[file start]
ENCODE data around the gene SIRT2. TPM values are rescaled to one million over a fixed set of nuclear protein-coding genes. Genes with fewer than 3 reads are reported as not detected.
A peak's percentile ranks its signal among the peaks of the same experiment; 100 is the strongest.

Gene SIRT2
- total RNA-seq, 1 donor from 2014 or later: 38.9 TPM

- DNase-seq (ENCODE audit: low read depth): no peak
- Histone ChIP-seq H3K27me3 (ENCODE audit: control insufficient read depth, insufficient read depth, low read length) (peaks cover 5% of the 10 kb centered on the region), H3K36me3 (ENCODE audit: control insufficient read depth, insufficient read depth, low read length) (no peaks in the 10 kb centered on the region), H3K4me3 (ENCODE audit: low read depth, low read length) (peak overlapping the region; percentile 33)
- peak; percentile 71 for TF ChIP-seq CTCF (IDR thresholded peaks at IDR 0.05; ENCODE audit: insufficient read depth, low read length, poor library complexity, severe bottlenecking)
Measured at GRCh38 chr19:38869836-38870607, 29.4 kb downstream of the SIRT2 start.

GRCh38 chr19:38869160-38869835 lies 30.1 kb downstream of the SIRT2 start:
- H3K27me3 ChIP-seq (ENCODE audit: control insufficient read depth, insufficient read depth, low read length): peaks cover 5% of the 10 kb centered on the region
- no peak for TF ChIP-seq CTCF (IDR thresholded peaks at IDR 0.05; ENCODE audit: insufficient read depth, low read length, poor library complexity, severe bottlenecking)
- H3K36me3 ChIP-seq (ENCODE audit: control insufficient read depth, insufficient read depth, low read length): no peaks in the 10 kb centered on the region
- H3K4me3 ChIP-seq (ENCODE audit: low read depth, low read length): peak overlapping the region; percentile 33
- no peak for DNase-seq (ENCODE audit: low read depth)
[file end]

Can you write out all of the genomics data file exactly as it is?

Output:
ENCODE data around the gene SIRT2. TPM values are rescaled to one million over a fixed set of nuclear protein-coding genes. Genes with fewer than 3 reads are reported as not detected.
A peak's percentile ranks its signal among the peaks of the same experiment; 100 is the strongest.

Gene SIRT2
- total RNA-seq, 1 donor from 2014 or later: 38.9 TPM

- DNase-seq (ENCODE audit: low read depth): no peak
- Histone ChIP-seq H3K27me3 (ENCODE audit: control insufficient read depth, insufficient read depth, low read length) (peaks cover 5% of the 10 kb centered on the region), H3K36me3 (ENCODE audit: control insufficient read depth, insufficient read depth, low read length) (no peaks in the 10 kb centered on the region), H3K4me3 (ENCODE audit: low read depth, low read length) (peak overlapping the region; percentile 33)
- peak; percentile 71 for TF ChIP-seq CTCF (IDR thresholded peaks at IDR 0.05; ENCODE audit: insufficient read depth, low read length, poor library complexity, severe bottlenecking)
Measured at GRCh38 chr19:38869836-38870607, 29.4 kb downstream of the SIRT2 start.

GRCh38 chr19:38869160-38869835 lies 30.1 kb downstream of the SIRT2 start:
- H3K27me3 ChIP-seq (ENCODE audit: control insufficient read depth, insufficient read depth, low read length): peaks cover 5% of the 10 kb centered on the region
- no peak for TF ChIP-seq CTCF (IDR thresholded peaks at IDR 0.05; ENCODE audit: insufficient read depth, low read length, poor library complexity, severe bottlenecking)
- H3K36me3 ChIP-seq (ENCODE audit: control insufficient read depth, insufficient read depth, low read length): no peaks in the 10 kb centered on the region
- H3K4me3 ChIP-seq (ENCODE audit: low read depth, low read length): peak overlapping the region; percentile 33
- no peak for DNase-seq (ENCODE audit: low read depth)